The Guide

The Urban Roamer’s ePassport Guide

In case you haven’t heard (or if you were too busy/distracted with the reemergence of Cory magic at that time) the Philippine Department of Foreign Affairs launched back in August 2009 the ePassport, a biometrics-based paper-electronic passport which is considered to be most advanced type of passport being adapted by many countries around the world. With advanced recognition features embedded in a thin electronic microchip located within the passport, it was specifically designed to be forgery-proof in the wake of terrorism threats in recent years.

the Philippine ePassport; the symbol below the word “Pasaporte” is the international logo for the ePassport

While my old passport does not expire yet for another couple of years, looking at that green passport with those hand-written entries makes the bearer feel embarrassed especially if you look at the other travelers who bear at least machine-readable passports and worrying about how the immigration officer looking at your passport. While I was fortunate of being spared from much immigration scrutiny during my recent trip overseas using a green passport, my mind was made up on updating my password early in light of recent policies put forward by the International Civil Aviation Organization promoting the use of MRP’s (machine-readable passports) and ePassports. So you can imagine my excitement when news that ePassports are now available.

It is expected that the Philippine ePassport will be fully rolled out by next year. However, the ePassport is currently available on a “limited” scale; you would have to do an online appointment and must be a current passport holder to avail one. I suppose even with the full promotion of the ePassport in the future, online appointments will still be the way to go if you want to somehow avoid the long lines.

You will then receive an email from the DFA scheduler not only confirming your appointment, but also will provide the date and time for the appointment. If you wish to re-schedule your appointment, you can reply to them informing them your preferred time. Remember to print out a copy of that confirmation email, your old passport, and a filled out passport application form found also on the website. You don’t have to attach pictures or thumb marks. More to that later.

You then go to the DFA office and enter the gate along Arnaiz Avenue (formerly Libertad) and not the gate located along Roxas Blvd. The DFA grounds itself is huge; the Arnaiz gate is the one specially dedicated for passport applicants. Be wary though of fixers (regardless if they have “DFA” ID’s or not) and just go straight through the gate.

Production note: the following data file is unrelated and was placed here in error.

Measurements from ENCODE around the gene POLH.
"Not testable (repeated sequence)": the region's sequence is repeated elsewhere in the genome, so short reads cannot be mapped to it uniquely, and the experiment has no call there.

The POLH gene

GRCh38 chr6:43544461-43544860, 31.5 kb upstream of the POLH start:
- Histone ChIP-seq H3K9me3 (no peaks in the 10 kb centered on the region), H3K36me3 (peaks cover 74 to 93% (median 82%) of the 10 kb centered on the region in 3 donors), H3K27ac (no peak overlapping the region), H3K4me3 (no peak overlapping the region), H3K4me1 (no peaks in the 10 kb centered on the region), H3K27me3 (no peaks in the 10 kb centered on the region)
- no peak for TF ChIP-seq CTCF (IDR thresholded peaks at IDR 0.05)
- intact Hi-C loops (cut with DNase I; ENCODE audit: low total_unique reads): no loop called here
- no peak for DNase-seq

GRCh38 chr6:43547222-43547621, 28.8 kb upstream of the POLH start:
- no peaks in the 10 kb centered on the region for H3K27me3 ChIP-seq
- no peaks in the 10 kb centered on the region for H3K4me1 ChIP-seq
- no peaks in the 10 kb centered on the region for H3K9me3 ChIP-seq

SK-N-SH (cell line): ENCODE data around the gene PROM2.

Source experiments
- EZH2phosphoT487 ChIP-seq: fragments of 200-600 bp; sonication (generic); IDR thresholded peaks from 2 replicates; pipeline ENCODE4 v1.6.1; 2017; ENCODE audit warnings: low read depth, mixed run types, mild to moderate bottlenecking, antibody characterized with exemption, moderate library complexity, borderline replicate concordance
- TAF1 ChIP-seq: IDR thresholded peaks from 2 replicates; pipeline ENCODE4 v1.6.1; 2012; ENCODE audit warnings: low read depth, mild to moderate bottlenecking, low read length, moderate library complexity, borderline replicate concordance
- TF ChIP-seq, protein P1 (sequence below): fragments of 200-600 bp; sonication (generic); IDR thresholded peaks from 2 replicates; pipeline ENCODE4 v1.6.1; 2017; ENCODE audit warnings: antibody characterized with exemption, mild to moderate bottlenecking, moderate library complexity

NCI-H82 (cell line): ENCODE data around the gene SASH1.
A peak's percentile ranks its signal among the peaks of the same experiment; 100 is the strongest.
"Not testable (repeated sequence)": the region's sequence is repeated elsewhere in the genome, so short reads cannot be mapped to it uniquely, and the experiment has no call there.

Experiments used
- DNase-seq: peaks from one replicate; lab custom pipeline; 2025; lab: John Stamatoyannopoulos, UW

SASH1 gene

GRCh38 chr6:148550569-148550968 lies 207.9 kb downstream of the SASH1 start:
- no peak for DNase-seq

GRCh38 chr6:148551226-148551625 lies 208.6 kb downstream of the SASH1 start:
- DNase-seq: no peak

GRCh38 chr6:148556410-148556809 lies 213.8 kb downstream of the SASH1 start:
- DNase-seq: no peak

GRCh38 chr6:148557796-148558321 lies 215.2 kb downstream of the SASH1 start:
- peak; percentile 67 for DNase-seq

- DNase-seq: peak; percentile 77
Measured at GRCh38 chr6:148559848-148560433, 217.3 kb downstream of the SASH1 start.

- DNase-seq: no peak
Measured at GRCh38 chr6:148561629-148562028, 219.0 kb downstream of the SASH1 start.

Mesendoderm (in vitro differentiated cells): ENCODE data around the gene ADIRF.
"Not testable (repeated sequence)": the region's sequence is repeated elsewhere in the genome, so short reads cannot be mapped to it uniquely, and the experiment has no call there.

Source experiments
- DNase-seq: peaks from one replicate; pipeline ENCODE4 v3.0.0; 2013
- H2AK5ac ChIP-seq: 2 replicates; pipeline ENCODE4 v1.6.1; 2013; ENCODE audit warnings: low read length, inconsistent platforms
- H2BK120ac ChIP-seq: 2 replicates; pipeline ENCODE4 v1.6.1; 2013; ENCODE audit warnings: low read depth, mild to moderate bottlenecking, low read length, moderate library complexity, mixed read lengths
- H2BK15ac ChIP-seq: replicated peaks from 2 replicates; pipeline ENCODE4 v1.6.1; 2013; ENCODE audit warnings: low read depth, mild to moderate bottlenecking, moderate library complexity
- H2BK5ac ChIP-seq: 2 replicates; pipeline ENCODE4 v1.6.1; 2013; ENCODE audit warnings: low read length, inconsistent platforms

the main DFA building along Roxas Blvd., but you don’t enter here for passport appointments…



You won’t be going through a long line outside Gate 3, (where passport applications are received and released) but you will be asked to proceed to a window specially catering to ePassport applicants. Show them a copy of your email, old passport, and the form and you will be handed a receipt that you will show to the counter to pay for the ePassport processing. It’s P950 for regular processing of 15 working days and P1200 for 10 working days. I chose to pay for regular processing by the way.

You will be then directed to the processing area dedicated for ePassports which was located in the 2nd floor during the time I applied.


While awaiting full rollout, the processing facilities for the ePassport are located in a room on the second floor. The processing time itself is fairly quick because of the short queue and relatively quick process itself. There you will be taken your picture, place your thumbmarks on a digital surface, and place your signature digitally. All these details will be embedded on the contactless chip that will be placed on your ePassport.

Once you’ve gone through these, all you have to wait for is the releasing of your new ePassport. I got mine around 2 weeks later, (remember I did choose the regular 15-working day process) which was earlier this week. Now I don’t know how the current Machine-Readable Passports look and feel, but the Philippine ePassport has a somewhat thicker cover and thick paper that was used. The looks of the pages themselvs are quite nice:


And here’s the information page of the Philippine ePassport, (I had to black out some “sensitive” information, hehehe):

So there you have it folks. With the new Philippine ePassport, we can proudly say our country is now at par with other countries around the world who are offering this latest technology in identification. It will surely help travelers, overseas workers, and other Filipinos currently/planning to go abroad feel more secure with faster clearance in immigration and feel confident that you bear your identity without any risks of it being stolen or tampered.

The ePassport is highly recommended for safer travel abroad among roamers like you and me.

for further details and for ePassport application, go to

© The Urban Roamer

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